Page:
The South Saskatchewan River is central to the community, culture, and heritage of Saskatoon. Citizens live, work, and play in and around the river, which also supplies the community with drinking water and receives stormwater and treated wastewater.
The river is part of larger ecological entities called the South Saskatchewan River Watershed and the Saskatchewan River Basin that connect us to our neighbours up and downstream of Saskatoon and the province of Saskatchewan. Because the river is so vital to our citizens, it is important that we take part in management of this resource.
Where are we now?
In Canada, the federal government has jurisdiction over water in relation to fisheries, navigation, federal lands, First Nations, Nunavut, the Northwest Territories, and boundary waters shared with the United States. Responsibility is shared with the provinces in other areas such as agriculture and health. Provinces are otherwise 'owners' of their own water resources and are responsible for its management.
The Water Security Agency (WSA) is responsible for water management in Saskatchewan. The agency monitors surface water quality in the South Saskatchewan River and reports on the health by using a Water Quality Index (WQI) based on physical and chemical properties. The table below summarizes the WQI for the South Saskatchewan River upstream and downstream of Saskatoon.
|Water Quality Index Upstream of Saskatoon (near Outlook)||94.5||94.8||83.3||83.2||83.2||95.2||91.1||90.6||91.1||100||100||100||100||100|
|Water Quality Index Downstream of Saskatoon (west Clarkboro)||90.9||91||91.7||91.7||91.7||84.8||81.8||100||100||95.5||95.5||89.4||90.8||90.9|
|Water Quality Index||Range||Water Quality Description|
|Excellent||95-100||Water quality is protected with a virtual absence of threat or impairment; conditions very close to desirable levels. These index values can only be obtained if all measurements are within objectives virtually all of the time.|
|Good||80-94||Water quality is protected with only a minor degree of threat or impairment; conditions rarely depart from desirable levels.|
|Fair||60-79||Water quality is usually protected, but occasionally threatened or impaired; conditions sometimes
depart from desirable levels.
|Marginal||45-59||Water quality is frequently threatened or impaired; conditions often depart from desirable levels.|
|Poor||0-44||Water quality is almost always threatened or impaired; conditions usually depart from desirable levels.|
Source: Government of Saskatchewan, Water Security Agency, Drinking Water Annual Report
What Are We Doing?
The City is actively engaged in source water protection, which involves the prevention of pollution and the management of activities that could threaten the quality and quantity of our source water. Activities include:
- Surface and Groundwater Protection - e.g., Sewer Use Bylaw, Storm Water Management Utility Bylaw
- Drinking and Wastewater Management - e.g., Drinking Water, Wastewater, Storm Water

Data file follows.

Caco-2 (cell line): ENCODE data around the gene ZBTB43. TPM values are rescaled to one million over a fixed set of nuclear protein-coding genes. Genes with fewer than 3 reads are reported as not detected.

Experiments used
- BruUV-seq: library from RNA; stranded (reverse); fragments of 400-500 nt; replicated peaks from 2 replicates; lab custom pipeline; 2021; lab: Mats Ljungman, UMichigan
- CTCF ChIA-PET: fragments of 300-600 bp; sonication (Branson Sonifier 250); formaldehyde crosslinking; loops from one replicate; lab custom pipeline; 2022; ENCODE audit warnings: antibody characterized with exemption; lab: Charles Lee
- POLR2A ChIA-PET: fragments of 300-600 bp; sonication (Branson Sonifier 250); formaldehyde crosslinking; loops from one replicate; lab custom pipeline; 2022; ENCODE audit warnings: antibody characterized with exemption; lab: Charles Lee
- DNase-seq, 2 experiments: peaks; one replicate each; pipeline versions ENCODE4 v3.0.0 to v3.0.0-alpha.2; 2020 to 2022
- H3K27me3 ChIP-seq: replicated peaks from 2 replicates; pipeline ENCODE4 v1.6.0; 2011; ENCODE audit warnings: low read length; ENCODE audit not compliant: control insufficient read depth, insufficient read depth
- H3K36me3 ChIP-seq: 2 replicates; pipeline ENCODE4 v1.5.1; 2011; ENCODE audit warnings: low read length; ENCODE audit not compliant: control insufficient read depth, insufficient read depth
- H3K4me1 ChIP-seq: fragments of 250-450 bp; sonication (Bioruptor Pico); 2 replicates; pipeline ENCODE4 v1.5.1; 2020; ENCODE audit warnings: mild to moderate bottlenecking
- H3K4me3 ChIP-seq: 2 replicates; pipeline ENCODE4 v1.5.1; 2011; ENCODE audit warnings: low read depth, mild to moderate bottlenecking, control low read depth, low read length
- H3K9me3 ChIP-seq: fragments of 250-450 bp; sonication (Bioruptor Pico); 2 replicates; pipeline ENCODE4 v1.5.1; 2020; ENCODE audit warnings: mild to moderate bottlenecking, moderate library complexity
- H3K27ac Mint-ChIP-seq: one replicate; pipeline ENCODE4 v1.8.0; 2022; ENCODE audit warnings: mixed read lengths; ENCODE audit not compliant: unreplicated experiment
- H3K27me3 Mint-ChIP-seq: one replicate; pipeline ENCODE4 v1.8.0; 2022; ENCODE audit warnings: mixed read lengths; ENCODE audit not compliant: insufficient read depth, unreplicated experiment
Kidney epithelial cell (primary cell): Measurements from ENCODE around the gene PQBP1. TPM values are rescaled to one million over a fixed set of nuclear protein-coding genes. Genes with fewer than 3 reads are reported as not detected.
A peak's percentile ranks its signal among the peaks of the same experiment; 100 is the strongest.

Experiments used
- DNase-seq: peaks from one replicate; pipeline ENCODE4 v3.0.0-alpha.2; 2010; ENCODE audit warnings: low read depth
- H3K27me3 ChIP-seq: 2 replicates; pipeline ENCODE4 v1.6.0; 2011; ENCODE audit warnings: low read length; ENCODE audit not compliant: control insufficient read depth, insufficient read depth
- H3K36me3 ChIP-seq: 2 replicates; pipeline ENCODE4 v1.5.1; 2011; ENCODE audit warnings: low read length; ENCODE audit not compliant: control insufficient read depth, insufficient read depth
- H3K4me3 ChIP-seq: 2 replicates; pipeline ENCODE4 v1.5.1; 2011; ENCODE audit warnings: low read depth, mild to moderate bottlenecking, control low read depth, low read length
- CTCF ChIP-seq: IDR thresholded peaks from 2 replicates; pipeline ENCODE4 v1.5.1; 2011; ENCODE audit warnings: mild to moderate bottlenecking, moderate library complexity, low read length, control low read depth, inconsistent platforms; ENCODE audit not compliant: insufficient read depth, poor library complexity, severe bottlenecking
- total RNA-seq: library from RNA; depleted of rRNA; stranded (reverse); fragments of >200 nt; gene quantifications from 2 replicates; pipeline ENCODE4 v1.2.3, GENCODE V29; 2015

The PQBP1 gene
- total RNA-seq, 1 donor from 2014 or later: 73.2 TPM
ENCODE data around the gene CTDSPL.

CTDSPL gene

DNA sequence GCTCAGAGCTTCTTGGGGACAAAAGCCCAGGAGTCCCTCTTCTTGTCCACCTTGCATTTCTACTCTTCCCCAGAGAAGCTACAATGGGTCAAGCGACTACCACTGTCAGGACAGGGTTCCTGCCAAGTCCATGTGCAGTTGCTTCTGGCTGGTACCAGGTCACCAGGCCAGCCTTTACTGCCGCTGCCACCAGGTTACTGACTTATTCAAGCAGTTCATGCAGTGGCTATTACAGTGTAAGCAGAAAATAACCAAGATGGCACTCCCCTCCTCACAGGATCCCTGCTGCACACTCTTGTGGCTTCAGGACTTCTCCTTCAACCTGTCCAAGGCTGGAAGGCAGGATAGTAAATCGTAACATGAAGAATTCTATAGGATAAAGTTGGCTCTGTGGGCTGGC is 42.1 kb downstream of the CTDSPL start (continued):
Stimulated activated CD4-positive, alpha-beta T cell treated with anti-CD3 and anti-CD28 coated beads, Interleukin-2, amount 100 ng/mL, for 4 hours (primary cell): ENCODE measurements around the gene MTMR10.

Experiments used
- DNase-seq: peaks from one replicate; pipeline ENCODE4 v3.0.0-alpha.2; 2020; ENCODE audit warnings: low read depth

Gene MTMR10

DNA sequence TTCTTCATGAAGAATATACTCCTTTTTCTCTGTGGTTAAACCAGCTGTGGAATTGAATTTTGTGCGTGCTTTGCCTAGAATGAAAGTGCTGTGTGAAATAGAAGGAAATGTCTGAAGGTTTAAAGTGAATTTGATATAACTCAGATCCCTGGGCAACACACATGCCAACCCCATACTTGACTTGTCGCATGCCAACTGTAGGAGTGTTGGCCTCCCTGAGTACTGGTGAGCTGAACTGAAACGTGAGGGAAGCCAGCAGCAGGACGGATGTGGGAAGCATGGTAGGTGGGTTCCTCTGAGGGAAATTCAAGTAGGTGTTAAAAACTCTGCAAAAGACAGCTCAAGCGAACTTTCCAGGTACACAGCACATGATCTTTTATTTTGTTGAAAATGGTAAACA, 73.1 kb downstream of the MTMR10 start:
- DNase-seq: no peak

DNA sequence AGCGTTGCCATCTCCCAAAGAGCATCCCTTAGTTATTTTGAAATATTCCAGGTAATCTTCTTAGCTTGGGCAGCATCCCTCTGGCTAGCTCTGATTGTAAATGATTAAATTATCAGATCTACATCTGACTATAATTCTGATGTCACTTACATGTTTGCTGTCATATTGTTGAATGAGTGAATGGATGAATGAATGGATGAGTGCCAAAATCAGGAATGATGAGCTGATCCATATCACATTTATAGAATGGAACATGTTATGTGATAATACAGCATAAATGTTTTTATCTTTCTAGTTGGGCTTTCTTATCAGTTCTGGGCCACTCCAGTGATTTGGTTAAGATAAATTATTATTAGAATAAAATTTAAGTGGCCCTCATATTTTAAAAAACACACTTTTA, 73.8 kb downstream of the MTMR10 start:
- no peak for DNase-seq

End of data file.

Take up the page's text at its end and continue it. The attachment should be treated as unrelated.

- Wetland and Aquatic Ecosystem Protection - e.g., Wetland Policy, Natural Capital Asset Valuation, Meewasin Valley Authority
- Point Source Pollution Management - e.g., Zoning Bylaw, Corporate Spill Response
- Land Use Planning and Land Stewardship - e.g., Growth Plans, Green Infrastructure Strategy
- Management of Land Use Impacts - e.g., Impacted Sites Management, Contractor Environmental Guidelines
The City is also a member of several non-profit organizations that engage in water management activities. These organizations include the South Saskatchewan River Watershed Stewards, Partners for the Saskatchewan River Basin, and Canadian Water Network.
What Can You Do?
Participate in local education and awareness programs to learn more about your watershed and activities to protect our source water. Current campaigns include: Caring for Our Watersheds, Yellow Fish Road Program, and Prevent Irritable Sewer Syndrome.
Asbestos Cement Water Mains
There is no health concern with the use of asbestos cement water mains in the City's distribution system. According to Health Canada and the World Health Organization research suggests there is no consistent convincing evidence that asbestos ingested through water is harmful to your health. Asbestos is only a health concern if the fibers are disturbed and they become airborne. Additionally, the Water Security Agency does not require asbestos testing for the City of Saskatoon's Permit to Operate.
- Health Canada Asbestos in Drinking Water
- Health Canada does not have a guideline for asbestos cement water lines because these water lines are not considered a health threat
- This map shows where Saskatoon's asbestos water mains are located as well as all other types of water mains.
- Please open this document for more information about asbestos cement water mains in Saskatoon.
Did You Know?
Saskatoon’s tap water is safe and healthy with over 55,000 tests per year monitoring quality.